Sitting respectfully and listening to another human being explain the Dharma simply cannot be matched by reading books alone in one's room, arm akimbo, feet up, snacks in hand, listening to one's favorite music.
Yes listening and reading is an art. Even if the pot is the right side up it should be cleaned so as not to have a bad smell.
Generally, enjoyment of speech is the gateway to poor [results]. So it becomes the foundation for generating all negative emotional states. Jampel Pawo, The Certainty of the Diamond Mind

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Re: Yes, you need a teacher.

Post by Anonymous X » Thu Nov 30, 2017 6:27 am

kirtu wrote:
Sun Nov 26, 2017 4:40 pm
Malcolm wrote:
Sun Nov 26, 2017 4:24 pm
I didn't hear the Dharma until I went to hear Sakya Trizin teach the Dharma in 1989. After that experience, I understood the necessity of hearing the Dharma.
Hearing Dharma from a qualified lama/teacher is the decisive turning point. It is like the teacher turns a light on.

Kirt
Why was it that the first time ''a light was turned on in me", was after reading J.Krishnamurti, who was not a Buddhist and did not talk about Buddhism?
I did meet other recognized Zen masters before and after, but no 'light switched on". I also met lamas with no switches going off. Most of the people I've met where the light got turned on, were not Buddhists, but were not opposed to Buddhism.

Personally, I feel there is way too much fetishism and importance given to this, particularly by Tibetan Buddhism. The Buddha talked about 'the spiritual friend'. He didn't talk about worship and fixation on them. It helps a lot to have a spiritual friend, but it depends on you to make use of them. No spiritual friend is going to tell you to devote yourself to them. My own teacher always reiterated the importance of self reliance and one's own contemplation as the most important element. The rest is subjectivity, IMO.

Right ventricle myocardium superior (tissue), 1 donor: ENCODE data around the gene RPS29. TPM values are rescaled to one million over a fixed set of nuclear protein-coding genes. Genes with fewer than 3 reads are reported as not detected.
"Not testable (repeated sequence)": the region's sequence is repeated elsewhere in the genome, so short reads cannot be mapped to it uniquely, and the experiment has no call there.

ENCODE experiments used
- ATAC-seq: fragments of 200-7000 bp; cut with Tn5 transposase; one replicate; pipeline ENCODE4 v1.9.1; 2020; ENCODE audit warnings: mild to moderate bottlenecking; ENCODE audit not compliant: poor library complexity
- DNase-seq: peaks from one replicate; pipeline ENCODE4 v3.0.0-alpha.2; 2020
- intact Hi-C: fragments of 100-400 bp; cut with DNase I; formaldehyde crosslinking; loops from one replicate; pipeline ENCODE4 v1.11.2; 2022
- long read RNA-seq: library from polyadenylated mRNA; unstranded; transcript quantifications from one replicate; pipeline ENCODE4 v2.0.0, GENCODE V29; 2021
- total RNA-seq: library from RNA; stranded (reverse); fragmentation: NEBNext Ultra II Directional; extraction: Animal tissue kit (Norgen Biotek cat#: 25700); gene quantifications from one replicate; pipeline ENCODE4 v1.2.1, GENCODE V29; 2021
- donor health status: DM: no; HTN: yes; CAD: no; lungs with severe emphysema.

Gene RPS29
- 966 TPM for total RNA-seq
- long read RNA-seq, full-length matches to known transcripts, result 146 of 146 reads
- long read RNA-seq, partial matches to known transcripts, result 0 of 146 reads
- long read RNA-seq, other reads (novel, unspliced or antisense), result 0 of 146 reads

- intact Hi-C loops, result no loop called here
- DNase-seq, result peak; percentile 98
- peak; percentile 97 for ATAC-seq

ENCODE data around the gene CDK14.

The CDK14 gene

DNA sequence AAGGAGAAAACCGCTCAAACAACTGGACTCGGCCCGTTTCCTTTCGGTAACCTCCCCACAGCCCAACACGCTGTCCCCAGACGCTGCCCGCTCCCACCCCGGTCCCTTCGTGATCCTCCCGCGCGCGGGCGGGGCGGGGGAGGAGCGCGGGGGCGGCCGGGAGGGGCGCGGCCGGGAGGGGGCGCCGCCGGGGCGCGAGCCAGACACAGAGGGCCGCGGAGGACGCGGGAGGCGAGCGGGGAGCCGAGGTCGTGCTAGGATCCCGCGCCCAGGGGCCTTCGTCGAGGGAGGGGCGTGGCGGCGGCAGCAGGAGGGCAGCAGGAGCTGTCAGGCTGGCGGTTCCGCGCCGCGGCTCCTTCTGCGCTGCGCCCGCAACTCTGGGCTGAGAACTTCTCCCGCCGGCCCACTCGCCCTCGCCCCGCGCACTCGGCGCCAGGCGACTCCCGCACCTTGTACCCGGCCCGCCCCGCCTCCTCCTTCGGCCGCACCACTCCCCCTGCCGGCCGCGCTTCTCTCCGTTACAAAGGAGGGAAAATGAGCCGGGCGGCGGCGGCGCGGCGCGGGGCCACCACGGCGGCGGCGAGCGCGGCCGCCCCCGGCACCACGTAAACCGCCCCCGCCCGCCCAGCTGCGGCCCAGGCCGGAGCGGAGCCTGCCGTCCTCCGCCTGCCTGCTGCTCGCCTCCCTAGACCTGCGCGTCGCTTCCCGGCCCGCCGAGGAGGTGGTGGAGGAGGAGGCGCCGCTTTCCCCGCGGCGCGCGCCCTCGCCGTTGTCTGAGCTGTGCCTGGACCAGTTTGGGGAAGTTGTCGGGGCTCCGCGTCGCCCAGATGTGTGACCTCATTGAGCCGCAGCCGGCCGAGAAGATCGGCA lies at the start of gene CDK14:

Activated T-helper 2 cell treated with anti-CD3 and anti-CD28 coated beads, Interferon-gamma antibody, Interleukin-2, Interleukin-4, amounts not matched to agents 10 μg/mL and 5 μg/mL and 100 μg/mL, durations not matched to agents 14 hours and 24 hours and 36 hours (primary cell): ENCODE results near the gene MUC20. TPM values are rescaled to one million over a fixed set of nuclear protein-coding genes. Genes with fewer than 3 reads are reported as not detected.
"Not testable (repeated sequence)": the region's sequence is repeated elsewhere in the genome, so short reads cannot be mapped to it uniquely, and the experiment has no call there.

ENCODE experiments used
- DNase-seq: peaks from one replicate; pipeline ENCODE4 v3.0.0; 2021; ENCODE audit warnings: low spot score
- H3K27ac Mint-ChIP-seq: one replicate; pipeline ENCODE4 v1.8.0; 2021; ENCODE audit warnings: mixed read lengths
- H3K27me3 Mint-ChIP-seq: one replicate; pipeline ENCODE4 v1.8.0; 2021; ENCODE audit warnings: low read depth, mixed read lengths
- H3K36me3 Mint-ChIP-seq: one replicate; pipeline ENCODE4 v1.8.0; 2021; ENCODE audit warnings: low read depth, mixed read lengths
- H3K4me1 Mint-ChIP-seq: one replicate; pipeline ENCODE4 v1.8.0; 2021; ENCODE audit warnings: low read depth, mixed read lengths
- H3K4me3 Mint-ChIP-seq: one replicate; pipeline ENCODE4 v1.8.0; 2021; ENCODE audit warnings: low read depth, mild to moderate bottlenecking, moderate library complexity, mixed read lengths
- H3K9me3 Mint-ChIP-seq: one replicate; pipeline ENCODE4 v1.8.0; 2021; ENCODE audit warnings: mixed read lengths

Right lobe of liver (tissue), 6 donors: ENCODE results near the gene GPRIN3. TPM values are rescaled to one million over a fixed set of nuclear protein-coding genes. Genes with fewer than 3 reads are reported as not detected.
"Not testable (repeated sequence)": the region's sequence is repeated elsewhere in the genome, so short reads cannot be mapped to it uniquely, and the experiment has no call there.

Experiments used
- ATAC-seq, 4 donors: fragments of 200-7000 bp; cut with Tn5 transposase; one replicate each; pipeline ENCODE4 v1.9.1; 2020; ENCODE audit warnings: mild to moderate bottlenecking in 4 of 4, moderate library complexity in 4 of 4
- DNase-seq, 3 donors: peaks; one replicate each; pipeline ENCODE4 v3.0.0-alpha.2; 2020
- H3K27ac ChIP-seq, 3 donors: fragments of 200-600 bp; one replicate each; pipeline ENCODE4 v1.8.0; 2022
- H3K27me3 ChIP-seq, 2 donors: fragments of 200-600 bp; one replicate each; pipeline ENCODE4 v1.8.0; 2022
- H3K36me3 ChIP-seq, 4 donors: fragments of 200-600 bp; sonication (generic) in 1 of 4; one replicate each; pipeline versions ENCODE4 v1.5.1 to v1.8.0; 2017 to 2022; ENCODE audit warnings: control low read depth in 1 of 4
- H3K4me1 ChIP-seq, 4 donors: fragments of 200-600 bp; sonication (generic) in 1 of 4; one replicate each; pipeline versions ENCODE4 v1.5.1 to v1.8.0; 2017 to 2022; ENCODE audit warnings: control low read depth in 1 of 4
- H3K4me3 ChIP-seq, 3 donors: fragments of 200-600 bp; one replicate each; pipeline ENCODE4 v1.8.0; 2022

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Re: Yes, you need a teacher.

Post by PuerAzaelis » Thu Nov 30, 2017 5:33 pm

Anonymous X wrote:
Thu Nov 30, 2017 6:27 am
Why was it that the first time ''a light was turned on in me", was after reading J.Krishnamurti, who was not a Buddhist and did not talk about Buddhism?
If ultimately his books didn't reflect the four dharma seals what kind of light was it then, in retrospect?
Anonymous X wrote:
Thu Nov 30, 2017 6:27 am
No spiritual friend is going to tell you to devote yourself to them.
Depending on the instruction, they may extensively discuss the guru.
Generally, enjoyment of speech is the gateway to poor [results]. So it becomes the foundation for generating all negative emotional states. Jampel Pawo, The Certainty of the Diamond Mind